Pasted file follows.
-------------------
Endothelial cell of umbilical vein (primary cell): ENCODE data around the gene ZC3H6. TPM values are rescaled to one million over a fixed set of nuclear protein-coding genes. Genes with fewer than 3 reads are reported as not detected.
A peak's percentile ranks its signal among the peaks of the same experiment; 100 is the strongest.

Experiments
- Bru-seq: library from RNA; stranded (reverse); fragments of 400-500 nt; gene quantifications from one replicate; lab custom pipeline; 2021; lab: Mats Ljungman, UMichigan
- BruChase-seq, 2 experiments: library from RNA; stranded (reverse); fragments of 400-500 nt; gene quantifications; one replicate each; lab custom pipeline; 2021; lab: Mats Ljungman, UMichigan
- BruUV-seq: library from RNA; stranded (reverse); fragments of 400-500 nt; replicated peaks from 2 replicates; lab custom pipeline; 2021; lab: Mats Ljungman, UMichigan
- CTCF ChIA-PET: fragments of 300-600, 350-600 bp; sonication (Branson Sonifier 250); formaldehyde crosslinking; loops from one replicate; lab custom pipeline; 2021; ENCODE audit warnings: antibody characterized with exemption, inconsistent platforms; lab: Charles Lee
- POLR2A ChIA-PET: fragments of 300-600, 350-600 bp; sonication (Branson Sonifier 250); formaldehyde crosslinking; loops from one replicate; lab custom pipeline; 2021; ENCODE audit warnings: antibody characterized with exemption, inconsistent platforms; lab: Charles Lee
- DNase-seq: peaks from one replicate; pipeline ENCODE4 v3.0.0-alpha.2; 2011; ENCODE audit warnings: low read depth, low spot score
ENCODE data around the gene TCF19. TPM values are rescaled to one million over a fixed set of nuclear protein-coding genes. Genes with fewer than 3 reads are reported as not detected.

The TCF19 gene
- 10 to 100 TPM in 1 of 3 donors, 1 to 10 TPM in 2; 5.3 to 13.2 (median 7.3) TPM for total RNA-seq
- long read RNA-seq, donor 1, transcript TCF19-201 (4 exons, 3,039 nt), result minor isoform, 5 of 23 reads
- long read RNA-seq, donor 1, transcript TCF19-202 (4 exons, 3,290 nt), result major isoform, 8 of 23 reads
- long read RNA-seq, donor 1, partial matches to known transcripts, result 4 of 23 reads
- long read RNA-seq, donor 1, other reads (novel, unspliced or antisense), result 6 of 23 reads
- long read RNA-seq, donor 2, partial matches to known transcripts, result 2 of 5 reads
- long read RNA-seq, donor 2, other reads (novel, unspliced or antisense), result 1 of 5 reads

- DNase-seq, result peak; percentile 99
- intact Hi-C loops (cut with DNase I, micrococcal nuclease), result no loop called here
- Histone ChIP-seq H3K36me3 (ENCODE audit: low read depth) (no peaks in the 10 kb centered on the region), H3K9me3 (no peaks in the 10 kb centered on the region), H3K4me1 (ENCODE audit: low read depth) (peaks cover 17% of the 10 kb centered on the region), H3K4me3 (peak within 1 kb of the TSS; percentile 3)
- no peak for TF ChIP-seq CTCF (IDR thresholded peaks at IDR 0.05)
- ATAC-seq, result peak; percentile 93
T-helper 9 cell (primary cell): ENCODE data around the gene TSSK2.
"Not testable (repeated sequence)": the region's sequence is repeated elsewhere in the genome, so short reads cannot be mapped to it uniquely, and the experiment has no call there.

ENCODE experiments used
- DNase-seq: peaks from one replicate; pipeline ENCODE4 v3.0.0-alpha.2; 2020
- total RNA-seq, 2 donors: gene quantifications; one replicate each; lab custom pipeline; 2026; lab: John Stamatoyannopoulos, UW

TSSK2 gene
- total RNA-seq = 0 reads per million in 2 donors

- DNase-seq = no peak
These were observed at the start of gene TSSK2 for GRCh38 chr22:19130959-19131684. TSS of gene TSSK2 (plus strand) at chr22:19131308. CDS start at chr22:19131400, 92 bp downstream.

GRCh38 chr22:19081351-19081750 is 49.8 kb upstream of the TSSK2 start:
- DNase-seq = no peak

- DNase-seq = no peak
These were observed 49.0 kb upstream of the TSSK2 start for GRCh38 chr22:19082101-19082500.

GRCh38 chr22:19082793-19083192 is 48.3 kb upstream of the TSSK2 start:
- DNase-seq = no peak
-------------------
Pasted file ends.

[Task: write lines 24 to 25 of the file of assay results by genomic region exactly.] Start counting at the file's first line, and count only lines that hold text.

T-helper 9 cell (primary cell): ENCODE data around the gene TSSK2.
"Not testable (repeated sequence)": the region's sequence is repeated elsewhere in the genome, so short reads cannot be mapped to it uniquely, and the experiment has no call there.